New York Times: "‘Believe All Women’ Is a Right-Wing Trap"

Here's a brief history of leftist ideas.

1. A radical idea is born

2. A radical idea is mainstreamed

3. The radical idea has become inconvenient and is now reactionary

Here's the end stage of this thing with a Susan Faludi op-ed in the New York Times headlined, "‘Believe All Women’ Is a Right-Wing Trap".

Don't you understand? We have always been at war with women accusing men of things. In the brief period from Kavanaugh to Biden, believing women, formerly a passionate rallying cry and a firm ideological plank, is now a right-wing trap.

Faludi's thesis is that Believe All Women was invented by David French. She nitpicks over the "all" part. Wherever "Believe All Women" came from, Believe Survivors has been a reliable platform in the Kavanaugh era. And they mean the same thing.

Even in Faludi's effort to claim that the principle is a right-wing conspiracy, she originates it with a Hillary tweet. "To every survivor of sexual assault … you have the right to be heard. You have the right to be believed.” 

Faludi insists that, "“Believe All Women” is not an amplification of “Believe Women,” but its negation." So which women are we obligated to believe? If "Believe Women" is fundamentally different than believing all women, what does it mean?

From there, Faludi moves into more esoteric gaslighting. "This is what Anita Hill meant when she said in a CNN town hall in 2017, 'And until we can believe all women, every woman’s voice has value, none of us really will be seen as equal.' Read her comments in full, and it’s clear she wasn’t giving equal credence to every individual woman, but equal standing to women of “all races, all ages, all sizes, all backgrounds.”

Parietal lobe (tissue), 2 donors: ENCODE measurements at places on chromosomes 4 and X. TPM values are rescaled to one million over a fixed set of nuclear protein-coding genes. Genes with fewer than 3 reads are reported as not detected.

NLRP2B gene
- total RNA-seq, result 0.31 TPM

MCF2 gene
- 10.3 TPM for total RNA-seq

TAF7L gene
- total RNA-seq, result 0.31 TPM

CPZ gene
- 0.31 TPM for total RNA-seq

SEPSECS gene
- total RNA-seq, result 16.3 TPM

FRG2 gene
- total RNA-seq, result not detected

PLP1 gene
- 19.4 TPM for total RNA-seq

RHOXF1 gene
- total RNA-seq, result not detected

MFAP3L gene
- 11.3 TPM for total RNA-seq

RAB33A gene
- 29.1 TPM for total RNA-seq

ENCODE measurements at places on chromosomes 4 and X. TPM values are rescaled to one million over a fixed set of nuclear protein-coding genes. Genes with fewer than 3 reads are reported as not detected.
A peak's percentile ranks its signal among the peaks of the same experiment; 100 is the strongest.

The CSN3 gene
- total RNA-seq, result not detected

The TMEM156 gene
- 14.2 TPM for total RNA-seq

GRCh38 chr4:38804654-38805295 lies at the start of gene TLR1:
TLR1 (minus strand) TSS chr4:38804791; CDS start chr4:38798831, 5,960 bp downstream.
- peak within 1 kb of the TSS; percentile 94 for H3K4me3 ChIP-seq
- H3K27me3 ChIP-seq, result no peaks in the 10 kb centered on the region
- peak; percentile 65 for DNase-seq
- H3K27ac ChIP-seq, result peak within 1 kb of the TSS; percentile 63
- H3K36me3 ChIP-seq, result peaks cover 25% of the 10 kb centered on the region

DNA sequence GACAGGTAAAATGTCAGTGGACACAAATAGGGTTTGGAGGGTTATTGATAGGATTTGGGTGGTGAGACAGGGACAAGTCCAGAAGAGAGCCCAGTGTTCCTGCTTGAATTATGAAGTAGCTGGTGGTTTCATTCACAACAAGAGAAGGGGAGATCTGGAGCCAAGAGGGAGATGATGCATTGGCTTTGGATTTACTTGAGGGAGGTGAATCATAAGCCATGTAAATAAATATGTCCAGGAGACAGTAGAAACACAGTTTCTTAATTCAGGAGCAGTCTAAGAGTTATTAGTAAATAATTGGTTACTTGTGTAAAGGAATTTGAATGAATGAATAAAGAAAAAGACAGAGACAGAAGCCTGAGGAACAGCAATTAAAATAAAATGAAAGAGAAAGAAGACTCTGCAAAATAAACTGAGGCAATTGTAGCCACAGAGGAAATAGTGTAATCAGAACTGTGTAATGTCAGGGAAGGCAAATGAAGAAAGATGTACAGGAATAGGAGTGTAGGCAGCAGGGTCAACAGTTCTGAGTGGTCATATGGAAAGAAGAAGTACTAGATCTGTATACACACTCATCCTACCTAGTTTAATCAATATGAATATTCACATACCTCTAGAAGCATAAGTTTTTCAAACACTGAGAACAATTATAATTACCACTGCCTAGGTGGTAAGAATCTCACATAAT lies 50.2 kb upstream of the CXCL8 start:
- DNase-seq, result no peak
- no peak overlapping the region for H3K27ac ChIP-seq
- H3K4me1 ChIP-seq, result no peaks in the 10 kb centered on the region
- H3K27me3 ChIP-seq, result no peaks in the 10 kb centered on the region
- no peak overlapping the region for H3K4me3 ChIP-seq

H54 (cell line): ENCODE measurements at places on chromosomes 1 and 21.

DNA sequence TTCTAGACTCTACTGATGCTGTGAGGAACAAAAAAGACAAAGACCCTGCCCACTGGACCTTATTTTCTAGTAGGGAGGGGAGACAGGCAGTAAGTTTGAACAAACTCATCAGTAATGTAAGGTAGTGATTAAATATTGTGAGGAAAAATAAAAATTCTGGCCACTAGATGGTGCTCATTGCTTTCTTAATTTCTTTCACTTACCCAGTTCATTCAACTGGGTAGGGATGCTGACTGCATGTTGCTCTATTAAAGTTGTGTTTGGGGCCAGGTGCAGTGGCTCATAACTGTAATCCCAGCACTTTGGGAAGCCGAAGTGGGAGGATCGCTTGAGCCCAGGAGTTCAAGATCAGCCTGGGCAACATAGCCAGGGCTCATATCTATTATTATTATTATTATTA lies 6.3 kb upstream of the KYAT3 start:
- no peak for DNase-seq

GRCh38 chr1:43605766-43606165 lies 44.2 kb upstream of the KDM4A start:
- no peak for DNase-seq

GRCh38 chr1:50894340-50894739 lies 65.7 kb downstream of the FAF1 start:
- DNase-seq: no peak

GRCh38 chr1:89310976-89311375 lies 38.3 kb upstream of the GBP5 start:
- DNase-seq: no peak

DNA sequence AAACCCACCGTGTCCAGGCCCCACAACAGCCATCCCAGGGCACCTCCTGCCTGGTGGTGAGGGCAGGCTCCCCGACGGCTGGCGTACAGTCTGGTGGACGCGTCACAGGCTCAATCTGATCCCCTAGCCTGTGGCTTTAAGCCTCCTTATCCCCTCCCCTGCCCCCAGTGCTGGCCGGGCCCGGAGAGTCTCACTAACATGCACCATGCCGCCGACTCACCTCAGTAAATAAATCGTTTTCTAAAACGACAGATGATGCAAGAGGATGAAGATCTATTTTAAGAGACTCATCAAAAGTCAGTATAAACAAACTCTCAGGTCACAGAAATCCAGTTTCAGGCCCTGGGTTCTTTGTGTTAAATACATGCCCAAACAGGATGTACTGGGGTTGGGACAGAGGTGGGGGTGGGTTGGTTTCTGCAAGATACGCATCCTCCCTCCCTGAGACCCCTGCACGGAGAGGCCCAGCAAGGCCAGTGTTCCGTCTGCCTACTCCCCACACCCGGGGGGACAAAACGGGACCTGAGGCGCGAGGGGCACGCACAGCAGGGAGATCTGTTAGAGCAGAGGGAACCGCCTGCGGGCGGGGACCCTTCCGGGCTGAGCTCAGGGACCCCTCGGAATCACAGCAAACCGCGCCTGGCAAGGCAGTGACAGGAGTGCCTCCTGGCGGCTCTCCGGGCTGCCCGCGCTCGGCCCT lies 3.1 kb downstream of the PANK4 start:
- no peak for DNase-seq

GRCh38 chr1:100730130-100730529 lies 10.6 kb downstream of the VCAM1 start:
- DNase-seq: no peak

What does "every woman's voice" mean? According to Faludi it means collective groups of women, rather than all women.

To buy all this, you also have to ignore Susan Faludi's own history.

As for the feminists, Hill's backers were silent, except when defending the president. Susan Faludi suggested that all those women actually seduced him; Jane Smiley praised his urge to "connect." "We need to think of the bigger picture," Eleanor Smeal admonished. "I simply don't care," said Betty Friedan.

Writer Anne Roiphe was perhaps the most honest: "It would be a great pity if the Democratic party is damaged," she said.

Faludi has never believed women... unless they accuse Republicans.




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